A Fateful Gamble


We managed to sneak them through immigration even as they had no passports. Lagos security was easy, as a few dollar bills flashed in the faces of the immigration officials got us through. But we had landed in Cairo with two members of our travelling contingent without passports. How were we going to sneak them into Egypt? How were we going to get past these stern-looking immigration officials?
As consultants to Dolphins FC, the duo of Callistus Chukwujekwu and Chris Eseka made lots of blunders which, of course, had not been documented, but the encounter in Cairo could have had us all thrown into an Egyptian prison but for the fact that we were a football club. At least, that was what I thought.
At the Murtala Muhammad International Airport, we gathered close to immigration control as they announced that check-in had started for the Egypt Air carrier. Ours was a delegation of about 70 people: 30 consisting of players, coaches and back room staff of the club. The rest were government officials, journalists, supporters’ club members and well-wishers. As was the practice with the club, as soon as check-in formalities was to begin, the Team Manager, Diepreye Fiberesima and sometimes the club Secretary, Fatai Olayinka, would do the roll-call to hand passports over for the passage through immigration. We usually submit our passports to the club’s management to process the visas, then meet at the designated airport in Port Harcourt to board a flight to Lagos, and are later handed our passports on departure from Lagos to our destination.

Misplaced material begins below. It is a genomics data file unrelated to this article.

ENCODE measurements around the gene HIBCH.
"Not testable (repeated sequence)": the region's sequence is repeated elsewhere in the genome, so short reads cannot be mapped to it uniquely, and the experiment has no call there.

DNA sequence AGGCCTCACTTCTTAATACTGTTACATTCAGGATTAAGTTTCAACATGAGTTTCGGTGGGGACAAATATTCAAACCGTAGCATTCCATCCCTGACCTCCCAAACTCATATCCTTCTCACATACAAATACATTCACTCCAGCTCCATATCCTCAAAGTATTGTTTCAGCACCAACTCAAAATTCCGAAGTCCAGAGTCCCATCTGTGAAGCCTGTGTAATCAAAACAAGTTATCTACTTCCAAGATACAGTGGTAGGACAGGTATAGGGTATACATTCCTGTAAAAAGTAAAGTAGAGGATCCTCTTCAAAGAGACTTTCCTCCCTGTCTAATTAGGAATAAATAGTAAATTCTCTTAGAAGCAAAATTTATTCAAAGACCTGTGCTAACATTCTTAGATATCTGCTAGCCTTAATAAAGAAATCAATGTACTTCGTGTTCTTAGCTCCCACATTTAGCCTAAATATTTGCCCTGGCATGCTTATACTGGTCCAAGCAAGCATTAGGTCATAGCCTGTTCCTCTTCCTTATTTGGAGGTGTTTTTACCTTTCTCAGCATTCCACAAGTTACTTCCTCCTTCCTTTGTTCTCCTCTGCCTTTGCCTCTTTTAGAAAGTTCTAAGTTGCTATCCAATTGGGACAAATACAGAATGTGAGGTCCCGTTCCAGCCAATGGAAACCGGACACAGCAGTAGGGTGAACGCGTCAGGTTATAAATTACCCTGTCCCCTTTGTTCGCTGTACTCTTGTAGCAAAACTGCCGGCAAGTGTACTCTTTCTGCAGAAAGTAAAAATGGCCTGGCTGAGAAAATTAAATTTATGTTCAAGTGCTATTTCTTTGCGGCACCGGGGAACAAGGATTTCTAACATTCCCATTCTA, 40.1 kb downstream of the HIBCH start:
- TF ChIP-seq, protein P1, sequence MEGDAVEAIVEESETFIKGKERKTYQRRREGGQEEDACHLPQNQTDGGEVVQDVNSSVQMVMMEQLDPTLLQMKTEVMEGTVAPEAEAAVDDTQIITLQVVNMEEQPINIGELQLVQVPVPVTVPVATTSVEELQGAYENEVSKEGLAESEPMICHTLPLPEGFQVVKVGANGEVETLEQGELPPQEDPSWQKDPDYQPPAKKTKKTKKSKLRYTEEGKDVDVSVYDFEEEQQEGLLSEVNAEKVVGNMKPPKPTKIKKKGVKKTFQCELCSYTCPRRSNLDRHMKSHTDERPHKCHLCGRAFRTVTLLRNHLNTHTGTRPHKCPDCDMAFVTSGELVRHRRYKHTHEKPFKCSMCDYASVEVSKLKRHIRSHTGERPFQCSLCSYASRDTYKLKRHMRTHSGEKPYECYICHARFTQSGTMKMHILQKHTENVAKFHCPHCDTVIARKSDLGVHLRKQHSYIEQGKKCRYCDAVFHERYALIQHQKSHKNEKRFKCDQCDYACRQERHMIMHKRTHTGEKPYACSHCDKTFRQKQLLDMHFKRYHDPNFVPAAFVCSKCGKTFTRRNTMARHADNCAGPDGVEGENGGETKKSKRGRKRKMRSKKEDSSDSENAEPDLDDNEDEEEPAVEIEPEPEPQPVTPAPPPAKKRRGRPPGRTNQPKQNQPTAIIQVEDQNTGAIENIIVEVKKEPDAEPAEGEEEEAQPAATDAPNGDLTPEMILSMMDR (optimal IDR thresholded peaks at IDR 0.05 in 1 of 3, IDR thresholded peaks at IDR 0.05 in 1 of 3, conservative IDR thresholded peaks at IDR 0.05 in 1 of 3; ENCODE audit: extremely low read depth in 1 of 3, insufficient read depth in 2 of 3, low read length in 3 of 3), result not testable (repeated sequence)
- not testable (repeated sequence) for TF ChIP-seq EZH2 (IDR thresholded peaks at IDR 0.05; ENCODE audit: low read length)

We flew only a few times from Port Harcourt: in 2005 to Malabo, Abidjan, Douala and Libreville. Trips to South Africa, Rabat, Cairo, Banjul, Tunis and Dakar were from Lagos. Since Dolphins was a state government-sponsored club, no one really knew how visas were obtained. Club officials and other beneficiaries just submitted passports to the Team Manager for visa applications and proceeded to the airport on departure day.
As Fiberesima called out the names, individuals collected their passports and stood in line, waiting to proceed through immigration control as a group. Then it happened! He had called out the last name on his list, and with no passports left in his hands, two key players of the team, Owazuoke Wobo and Ochuko Ojobo had not been called. Both players were at the airport with us and on the team to Egypt for the game. He opened his bag and rummaged through it but there was no remaining passport. He tried to put an air of confidence but deep down he must have panicked.
In all fairness, he was not the one responsible for obtaining the visas from the Egyptian Embassy, so he called one Isaac Oguchi, an aide to the Commissioner for Sports. While they conferred with each other with the commissioner himself, along with the consultants, it became obvious that two of our best players were stranded at the airport without passports: someone had forgotten their passports in Port Harcourt!
Now, there was a background to this. The sports commissioner, at the time, had a few aides he was gradually trying to infuse into the team as officials. One of them, Oguchi, was given the task of applying for visas for the group. It was his first assignment and he was fully in charge. There was a theory that while unpacking and repacking his bags from the one he used for his trip to Abuja and the one for the trip to Cairo, two of the passports may have unintentionally fallen out and he did not do a final check before heading out to the airport.
So there we were at the immigration control gates of the Murtala Muhammad International Airport, Lagos, with two of our best players unable to proceed on the trip.
So what were we going to do?